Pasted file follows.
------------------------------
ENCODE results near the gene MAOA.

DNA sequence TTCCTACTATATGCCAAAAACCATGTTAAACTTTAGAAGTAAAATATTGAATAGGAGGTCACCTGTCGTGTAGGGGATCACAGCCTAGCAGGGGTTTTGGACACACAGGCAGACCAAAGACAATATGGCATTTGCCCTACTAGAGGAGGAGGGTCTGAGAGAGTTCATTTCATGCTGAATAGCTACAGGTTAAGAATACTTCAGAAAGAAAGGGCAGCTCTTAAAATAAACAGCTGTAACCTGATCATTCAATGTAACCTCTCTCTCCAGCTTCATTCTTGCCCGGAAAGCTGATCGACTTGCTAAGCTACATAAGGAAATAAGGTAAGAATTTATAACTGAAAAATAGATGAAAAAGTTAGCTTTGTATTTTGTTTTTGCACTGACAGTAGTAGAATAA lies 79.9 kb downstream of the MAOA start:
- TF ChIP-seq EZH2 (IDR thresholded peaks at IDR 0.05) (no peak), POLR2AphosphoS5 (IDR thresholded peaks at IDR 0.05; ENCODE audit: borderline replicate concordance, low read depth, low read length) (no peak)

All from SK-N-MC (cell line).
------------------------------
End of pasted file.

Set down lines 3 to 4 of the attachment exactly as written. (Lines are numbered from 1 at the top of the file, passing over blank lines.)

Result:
- TF ChIP-seq EZH2 (IDR thresholded peaks at IDR 0.05) (no peak), POLR2AphosphoS5 (IDR thresholded peaks at IDR 0.05; ENCODE audit: borderline replicate concordance, low read depth, low read length) (no peak)

All from SK-N-MC (cell line).